Henry White (diplomat)

From Wikipedia, the free encyclopedia
Jump to: navigation, search
For other people named Henry White, see Henry White (disambiguation).
"A Diplomatic Cousin". Caricature by Spy published in Vanity Fair in 1899.

Henry White (March 29, 1850 – July 15, 1927) was a prominent U.S. diplomat during the 1890s and 1900s, and one of the signers of the Treaty of Versailles.

Theodore Roosevelt, who was president during the peak of White's career, described White as "the most useful man in the entire diplomatic service, during my Presidency and for many years before." Colonel House, the chief aide to Woodrow Wilson, called White "the most accomplished diplomatist this country has ever produced."

Early life[edit]

A native of Baltimore, White was born into a wealthy and socially well-connected Maryland family, the son of John Campbell White and his wife Eliza Ridgely, and the grandson of another Eliza Ridgely (As a boy, White was taken by his grandfather to meet then-President Franklin Pierce). White spent much of his childhood at Hampton, the Maryland estate of his grandparents, today run by the National Park Service.[1]

During the Civil War, the family's sympathies were with the Confederacy. After the war ended in 1865 with a Confederate defeat, White's family moved to France, where White finished his education in Paris. Five years later, war once again set the Whites to flight, moving to England after the fall of Napoleon III during the Franco-Prussian War.

Because White showed signs of ill health after the move to England, he was ordered by his doctor to maintain a vigorous athletic regimen outdoors. These orders led White to become an avid fox hunter; an avocation that in turn allowed him to meet many of the leading figures in Victorian England. He continued to hunt until his marriage, in 1879, to Margaret "Daisy" Stuyvesant Rutherfurd.[2]

Early diplomatic career[edit]

White's new wife was an ambitious and hard-working woman who encouraged her husband to pursue the career in diplomacy in which his years in Europe had interested him.

After his marriage, White moved back to the United States after 14 years living overseas. Using the relationships he developed fox hunting, as well as the contacts possessed by his and his wife's families, he expressed his interest in getting a diplomatic post.

After three years of networking, White's efforts were rewarded in the summer of 1883 with the secretaryship of the U.S. legation in Vienna, working under minister Alphonso Taft. At the end of the year, he was promoted to be second secretary of the far more important U.S. legation in London, working under minister James Russell Lowell; a post he kept even after a Democratic victory in the 1884 presidential election led to Lowell, like White a Republican appointee, being turned out of office in 1885. White was even promoted, to first secretary of the legation, in 1886. After seven years in that post, under ministers Edward J. Phelps, Robert T. Lincoln, and Thomas F. Bayard, White was removed from office for political reasons in October 1893.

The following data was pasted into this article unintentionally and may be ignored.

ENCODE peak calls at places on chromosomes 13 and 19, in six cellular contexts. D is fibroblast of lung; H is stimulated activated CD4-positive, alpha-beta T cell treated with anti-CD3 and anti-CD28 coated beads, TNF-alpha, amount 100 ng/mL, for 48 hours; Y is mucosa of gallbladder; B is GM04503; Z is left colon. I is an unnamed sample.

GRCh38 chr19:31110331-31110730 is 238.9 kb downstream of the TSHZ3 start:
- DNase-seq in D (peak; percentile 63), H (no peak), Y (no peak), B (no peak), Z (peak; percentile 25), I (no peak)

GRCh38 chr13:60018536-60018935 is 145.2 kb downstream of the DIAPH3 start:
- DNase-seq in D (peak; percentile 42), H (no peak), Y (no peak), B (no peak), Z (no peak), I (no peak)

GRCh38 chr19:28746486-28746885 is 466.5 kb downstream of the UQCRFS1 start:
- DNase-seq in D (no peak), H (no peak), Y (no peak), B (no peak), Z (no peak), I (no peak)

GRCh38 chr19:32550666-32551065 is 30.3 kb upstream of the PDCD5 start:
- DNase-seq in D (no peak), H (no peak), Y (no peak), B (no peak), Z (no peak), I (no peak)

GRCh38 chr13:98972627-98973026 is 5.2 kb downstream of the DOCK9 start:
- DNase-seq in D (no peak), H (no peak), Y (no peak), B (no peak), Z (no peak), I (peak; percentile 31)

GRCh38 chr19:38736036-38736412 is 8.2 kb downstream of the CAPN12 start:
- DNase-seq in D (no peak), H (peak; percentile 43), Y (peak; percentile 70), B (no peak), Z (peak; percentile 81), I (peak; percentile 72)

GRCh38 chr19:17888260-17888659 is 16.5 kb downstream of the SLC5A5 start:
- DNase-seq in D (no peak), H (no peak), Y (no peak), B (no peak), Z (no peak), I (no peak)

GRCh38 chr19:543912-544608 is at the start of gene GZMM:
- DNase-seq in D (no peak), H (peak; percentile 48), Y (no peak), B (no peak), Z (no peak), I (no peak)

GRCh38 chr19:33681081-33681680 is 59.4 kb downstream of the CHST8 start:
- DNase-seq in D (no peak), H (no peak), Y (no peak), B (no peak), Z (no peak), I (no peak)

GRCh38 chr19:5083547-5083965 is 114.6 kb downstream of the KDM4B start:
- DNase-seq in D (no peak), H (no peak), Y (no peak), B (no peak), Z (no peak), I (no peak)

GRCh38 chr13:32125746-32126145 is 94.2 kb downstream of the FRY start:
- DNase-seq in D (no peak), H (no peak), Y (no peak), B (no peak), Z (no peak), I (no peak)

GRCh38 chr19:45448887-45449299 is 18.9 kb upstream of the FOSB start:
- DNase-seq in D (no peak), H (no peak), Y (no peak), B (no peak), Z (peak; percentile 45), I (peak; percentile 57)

American interlude[edit]

After stepping down in London, White and his family returned to the United States, a country which White had lived in for only three of the past 27 years. The family moved to Washington, D.C., where White laid the groundwork for a return to the diplomatic service.

Throughout White's diplomatic career, his prospects were helped by the social grace of himself and his wife. As a bachelor, White had ingratiated himself with the British sporting set. As a married couple, Henry and Margaret White had been popular with British intellectuals, and were charter members of The Souls.

The Whites now made themselves welcome in salons throughout Washington, making or renewing friendships with Theodore Roosevelt, John Hay, Chauncey Depew, Henry Cabot Lodge, and Levi P. Morton, among many others. These relationships White had formed with both British and American leaders were what made him an invaluable diplomat. White was able to serve as an unusually effective intermediary between the British and American governments because he was known and trusted by both sides. During the years when White was active in the United Kingdom, both the British and the American governments wanted close relations with the other, so White was able to use his ability to mediate with greatest effect.

Back in the diplomatic service[edit]

William McKinley's election to the presidency in 1896 brought White back into a government post. McKinley offered White the position of U.S. minister to Spain, but White chose to return to his old position as first secretary at the London embassy, where Hay was now the ambassador (the U.S. diplomatic mission in London had been upgraded from a legation to an embassy in 1895).

When Hay was recalled to Washington in 1898 for a promotion to Secretary of State, White had hoped to become ambassador, but that position went to Joseph H. Choate instead. As acting chargé d'affaires while awaiting Choate's arrival, White played a key role in the negotiations leading to the Hay-Pauncefote Treaty.

In 1899, Margaret White was struck down by a degenerative nerve disease. She would recover only partially, and spent much of her time away at resorts, conserving her strength. For the next 10 years, the Whites' daughter Muriel would fill in as hostess during her mother's absences.

Ambassadorial years[edit]

On March 6, 1905, White received his long-awaited promotion to Ambassador, as President Roosevelt named him to represent the United States with Italy.

While Ambassador to Italy, White served as the lead U.S. mediator during the 1906 Algeciras Conference. The agreement reached during that conference averted a war between France and Germany over economic rights in Morocco.

On December 19, 1906, White received another promotion from Roosevelt, this time to be the U.S. ambassador to France, replacing Robert Sanderson McCormick who retired due to his health.[3] He stayed in that position until President Taft took office in 1909 and requested his resignation.

Semi-retirement[edit]